Pizza delivery apps. Fitness trackers. Dashboard GPS. Often, technology makes life easier for people whose lives are already very easy.
But what about next-generation wheelchairs or 3D-printed prosthetics?
In the field of assistive technology, scientists, engineers and entrepreneurs are also making life easier for people with disabilities, chipping away at truly big problems at steady pace. Their successes are likely to accelerate.
“I think we’re in the middle of a revolution in technology for people with impairments,” says David Reinkensmeyer, a biorobotics researcher at the University of California, Irvine.
“This field, from when I started 15 years ago until now, has really seen an attraction of younger people wanting to get involved,” says Alex Mihailidis, a University of Toronto professor who holds a chair in rehabilitation technology.
“People are seeing this as a challenging and exciting application.”
Yet these researchers are often confronted with hurdles that designers of mainstream tech — whether silly or genuinely useful — are not: regulatory barriers, marketplace fragmentation, and even our own unconscious biases.
Growing up in Alberta, Gary Kurek was a high school science-fair phenom, ranking provincially, nationally and internationally. In his senior year, after watching his grandmother struggle with the effects of cancer, he set out to build a better wheelchair.
His novel design piqued the interest of Silicon Valley investor Peter Thiel, who chose Kurek for a prestigious $100,000 Thiel Fellowship for entrepreneurs under 20. Among other mobility devices, Kurek built a wheelchair that could climb stairs.
But he eventually dropped the project, in large part due to regulatory struggles.
“We got really bogged down . . . It was going to take a ton of money and a ton of time,” he says. The market for his product wasn’t big enough to justify the investment. Though he would like to come back to mobility products, Kurek is now working on automated manufacturing.
Because many assistive technologies fall under the banner of medical devices, they must be approved by oversight bodies such as Health Canada or the U.S. Food and Drug Administration. Those in the field acknowledge that safety is paramount, but say the process can sometimes stifle innovation: it is lengthy, costly, and “still quite prohibitive to a lot of startups,” says Mihailidis. “That’s one of the big next hurdles we need to tackle as a field.”
Compounding that problem, the market for assistive technologies is highly fragmented, even though it is large and growing rapidly with the aging populations of most developed countries.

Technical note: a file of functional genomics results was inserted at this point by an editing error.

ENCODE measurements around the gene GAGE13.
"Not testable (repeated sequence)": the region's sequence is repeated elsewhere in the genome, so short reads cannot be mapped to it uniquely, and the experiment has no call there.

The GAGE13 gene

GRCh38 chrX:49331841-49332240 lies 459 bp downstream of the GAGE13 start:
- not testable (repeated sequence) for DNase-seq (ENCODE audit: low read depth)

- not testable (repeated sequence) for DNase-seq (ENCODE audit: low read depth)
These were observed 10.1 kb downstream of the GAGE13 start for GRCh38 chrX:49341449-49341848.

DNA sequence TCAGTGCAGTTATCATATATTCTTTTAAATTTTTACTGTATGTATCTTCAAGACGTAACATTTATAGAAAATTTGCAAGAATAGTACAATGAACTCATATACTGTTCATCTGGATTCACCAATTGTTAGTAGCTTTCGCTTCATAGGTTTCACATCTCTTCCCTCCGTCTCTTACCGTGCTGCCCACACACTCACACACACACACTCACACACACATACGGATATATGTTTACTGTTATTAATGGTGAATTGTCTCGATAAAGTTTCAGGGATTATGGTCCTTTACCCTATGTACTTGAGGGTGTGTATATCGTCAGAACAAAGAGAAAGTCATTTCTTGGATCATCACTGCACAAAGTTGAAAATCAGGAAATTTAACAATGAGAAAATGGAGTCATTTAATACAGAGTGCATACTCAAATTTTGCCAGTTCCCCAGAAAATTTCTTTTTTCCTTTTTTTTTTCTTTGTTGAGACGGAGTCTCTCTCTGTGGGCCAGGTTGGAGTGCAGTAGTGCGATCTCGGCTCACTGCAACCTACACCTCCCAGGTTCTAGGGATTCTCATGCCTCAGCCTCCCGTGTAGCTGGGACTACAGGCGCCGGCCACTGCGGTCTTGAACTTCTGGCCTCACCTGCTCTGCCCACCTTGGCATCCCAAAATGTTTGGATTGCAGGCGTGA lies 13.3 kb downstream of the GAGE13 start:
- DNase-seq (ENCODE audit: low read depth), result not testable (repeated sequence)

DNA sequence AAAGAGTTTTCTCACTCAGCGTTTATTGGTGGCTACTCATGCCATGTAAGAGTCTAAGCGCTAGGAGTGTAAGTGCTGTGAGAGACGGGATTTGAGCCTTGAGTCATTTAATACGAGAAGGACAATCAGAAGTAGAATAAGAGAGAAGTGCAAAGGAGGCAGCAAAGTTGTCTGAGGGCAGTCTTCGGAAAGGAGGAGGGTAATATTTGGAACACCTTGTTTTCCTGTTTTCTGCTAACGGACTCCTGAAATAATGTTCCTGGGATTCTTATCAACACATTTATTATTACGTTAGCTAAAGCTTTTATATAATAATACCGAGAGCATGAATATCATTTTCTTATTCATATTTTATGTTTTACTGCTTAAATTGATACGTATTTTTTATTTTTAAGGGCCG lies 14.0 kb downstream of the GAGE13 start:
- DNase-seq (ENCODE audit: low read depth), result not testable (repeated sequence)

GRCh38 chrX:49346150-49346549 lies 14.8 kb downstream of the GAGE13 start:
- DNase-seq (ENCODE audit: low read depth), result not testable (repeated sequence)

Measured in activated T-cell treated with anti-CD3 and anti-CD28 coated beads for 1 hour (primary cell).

“For sure there’s a big, big need … but the market is pretty heterogeneous, in the sense that there are a vast numbers of impairments that cause disabilities to arise,” says Melanie Baljko, a York University professor who specializes in assistive technology.
“Everyone experiences their impairment differently.”
Even reaching those consumers is a challenge. Many people who need these products don’t buy them directly: insurance companies, caregivers and clinicians all act as mediators.
At the same time, other technological advances have begun to carve new pathways forward. The advent of 3D printers, Baljko and Mihailidis both note, has fuelled a thriving DIY culture where designs for items like modified light switches and spoons are shared openly online, circumventing the need for a traditional marketplace and allowing for low-cost customization.
“This is really putting the power of technology development into the hands of people who know best,” Baljko says.
Other general advances have spurred assistive tech too: the price of sensors is dropping, and machine-learning algorithms are only getting smarter. Smartphones and tablets have created a platform for the proliferation of interactive games that help people with challenges.
Shifting social attitudes have also helped. “It’s becoming increasingly socially acceptable to have technology on your body — Apple Watch for example,” says Reinkensmeyer. “We’re all just using technology to enhance our abilities.”
But attitude is the most invisible barrier for assistive tech, he adds. “You know what holds us back? The attitude the people can’t: ‘You can’t have a spinal cord injury and play basketball, or ski . . . ’ How long did that societal attitude hold back the development of technologies?” he asks. “We don’t even know what our assumptions are.”